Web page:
Mitt Romney is determined to ignore a pastor’s attack on Mormonism as a 'cult.' Howard Kurtz says the strategy may not work if the press keeps the spotlight on his Mormon faith.
After the Trump tease, the Daniels dalliance, the Huckabee hesitation, the Palin pretense, and the Christie charade, the press corps has reluctantly turned its lonely eyes back to the once and future frontrunner, Mitt Romney.
But having already exhausted the usual storylines—he’s stiff, he’s changed positions, he’s inauthentic—journalists have returned to the one that generated so many sparks in the last campaign: he’s a Mormon!
This is not quite breaking news, of course, but it does inject a note of dramatic divisiveness into an otherwise tepid candidacy.
Admittedly, news organizations had a legitimate reason to pounce on the question of Romney’s faith over the weekend. At the Values Voter forum, Robert Jeffress, a Baptist leader from Dallas who introduced Rick Perry as a “committed follower of Christ” ripped into Romney’s religion. It is a “cult,” he told reporters, and “Mormonism is not Christianity.” (Perry has largely avoided making any comment.)
Romney sidestepped the attack the following day, calling for tolerance and saying there is no place for “poisonous language” in politics. He did not use the M word.
Stuart Stevens, Romney’s chief strategist, brushed off the incident. “It doesn’t really change anything,” he told me Monday. “He’s going to talk about jobs, the economy, foreign policy. There’s not a grand strategy here except to talk about stuff we want to talk about.”
Romney is said by those close to him to have laughed off the Jeffress slam as nothing new, and Stevens insists he isn’t worried about the coverage. “It’s only a distraction if you get distracted,” he says.
Still, the floodgates have opened. Politico’s lead story on Sunday was headlined “Mitt Romney’s Mormon Issue Returns.” Other candidates were asked about the Jeffress rhetoric on the talk shows, and as the new week began it was the hot topic on television and online.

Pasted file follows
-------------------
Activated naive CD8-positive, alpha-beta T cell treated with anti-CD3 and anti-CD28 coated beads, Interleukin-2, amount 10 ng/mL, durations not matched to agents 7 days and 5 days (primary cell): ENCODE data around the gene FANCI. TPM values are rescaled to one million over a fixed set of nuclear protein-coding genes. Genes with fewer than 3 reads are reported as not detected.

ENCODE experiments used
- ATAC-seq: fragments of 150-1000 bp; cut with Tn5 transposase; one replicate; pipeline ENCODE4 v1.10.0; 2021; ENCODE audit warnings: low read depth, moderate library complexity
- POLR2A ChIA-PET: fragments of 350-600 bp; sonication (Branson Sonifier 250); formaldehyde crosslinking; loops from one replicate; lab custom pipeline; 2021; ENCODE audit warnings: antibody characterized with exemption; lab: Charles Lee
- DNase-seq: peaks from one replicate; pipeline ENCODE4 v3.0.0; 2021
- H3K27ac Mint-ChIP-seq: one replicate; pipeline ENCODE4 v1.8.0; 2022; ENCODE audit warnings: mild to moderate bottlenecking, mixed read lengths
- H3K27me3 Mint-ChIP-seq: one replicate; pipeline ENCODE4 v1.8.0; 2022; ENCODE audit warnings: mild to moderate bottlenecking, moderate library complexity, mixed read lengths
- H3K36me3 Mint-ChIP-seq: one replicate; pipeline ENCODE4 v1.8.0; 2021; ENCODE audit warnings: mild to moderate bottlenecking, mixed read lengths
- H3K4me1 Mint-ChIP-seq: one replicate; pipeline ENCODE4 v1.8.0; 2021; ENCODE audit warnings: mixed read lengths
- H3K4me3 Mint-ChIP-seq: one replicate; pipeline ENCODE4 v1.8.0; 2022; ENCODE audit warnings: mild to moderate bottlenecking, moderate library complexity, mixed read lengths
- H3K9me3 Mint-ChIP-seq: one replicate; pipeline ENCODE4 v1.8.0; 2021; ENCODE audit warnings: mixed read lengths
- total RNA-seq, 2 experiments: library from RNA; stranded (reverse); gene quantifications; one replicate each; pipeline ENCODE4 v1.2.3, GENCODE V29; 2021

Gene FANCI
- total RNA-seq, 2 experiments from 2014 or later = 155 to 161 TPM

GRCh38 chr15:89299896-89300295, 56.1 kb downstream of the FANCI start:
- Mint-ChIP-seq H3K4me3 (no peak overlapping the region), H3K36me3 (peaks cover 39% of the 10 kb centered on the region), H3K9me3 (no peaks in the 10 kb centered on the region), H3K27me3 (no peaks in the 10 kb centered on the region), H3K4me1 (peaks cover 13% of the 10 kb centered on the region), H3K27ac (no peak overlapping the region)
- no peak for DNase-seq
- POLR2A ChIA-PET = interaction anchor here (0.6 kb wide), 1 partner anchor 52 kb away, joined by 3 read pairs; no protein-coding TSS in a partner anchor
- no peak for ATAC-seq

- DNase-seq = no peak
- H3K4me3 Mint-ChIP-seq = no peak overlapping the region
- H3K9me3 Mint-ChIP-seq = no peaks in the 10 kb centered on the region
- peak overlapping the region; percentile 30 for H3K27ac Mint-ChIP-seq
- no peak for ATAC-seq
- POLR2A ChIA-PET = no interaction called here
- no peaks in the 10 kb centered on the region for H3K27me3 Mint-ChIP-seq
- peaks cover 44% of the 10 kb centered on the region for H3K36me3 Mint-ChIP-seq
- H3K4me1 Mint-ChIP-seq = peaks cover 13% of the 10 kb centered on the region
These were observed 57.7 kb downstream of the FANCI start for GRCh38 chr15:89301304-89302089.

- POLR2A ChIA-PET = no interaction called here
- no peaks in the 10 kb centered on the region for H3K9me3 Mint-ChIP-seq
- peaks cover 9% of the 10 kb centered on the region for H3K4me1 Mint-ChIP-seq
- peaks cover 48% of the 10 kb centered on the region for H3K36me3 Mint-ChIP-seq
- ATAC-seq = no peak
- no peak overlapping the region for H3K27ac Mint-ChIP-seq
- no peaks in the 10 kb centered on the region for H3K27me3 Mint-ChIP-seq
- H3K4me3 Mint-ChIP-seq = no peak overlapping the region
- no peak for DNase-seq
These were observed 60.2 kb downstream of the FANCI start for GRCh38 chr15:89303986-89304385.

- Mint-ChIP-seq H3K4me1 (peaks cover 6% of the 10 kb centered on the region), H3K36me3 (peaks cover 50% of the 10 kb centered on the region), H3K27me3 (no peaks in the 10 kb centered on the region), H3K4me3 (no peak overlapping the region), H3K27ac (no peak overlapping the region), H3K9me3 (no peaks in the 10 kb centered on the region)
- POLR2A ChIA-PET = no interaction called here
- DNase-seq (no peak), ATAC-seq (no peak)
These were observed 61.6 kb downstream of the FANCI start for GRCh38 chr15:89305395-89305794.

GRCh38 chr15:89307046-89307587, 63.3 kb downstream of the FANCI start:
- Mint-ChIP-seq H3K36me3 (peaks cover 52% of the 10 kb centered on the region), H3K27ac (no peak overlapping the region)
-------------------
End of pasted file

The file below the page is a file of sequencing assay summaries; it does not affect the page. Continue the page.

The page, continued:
Romney, for his part, stopped turning the other cheek Tuesday, telling reporters in New Hampshire that he “would call on Governor Perry to repudiate” the remarks by Jeffress.
Will the press keep pounding away at this anti-Mormon outburst? Why, 50 years after JFK broke the Catholic barrier, is a candidate’s religion again emerging as a major issue?
Journalists have a fig leaf in tackling the topic. Evangelical Christians made up 44 percent of the Republican primary electorate in 2008, according to an ABC News analysis, and many have an antipathy toward Mormons, which is why Romney fared poorly among these voters last time. Thus news outlets can say, with some validity, that they’re merely engaging in horse-race analyses rather than singling out a Mormon candidate for special scrutiny.
We have been down this road before. The clamor over Romney’s religion was such that the candidate felt compelled to deliver a major address in December 2007. “He gave his speech on this four years ago,” Stevens says in a that’s-old-news tone.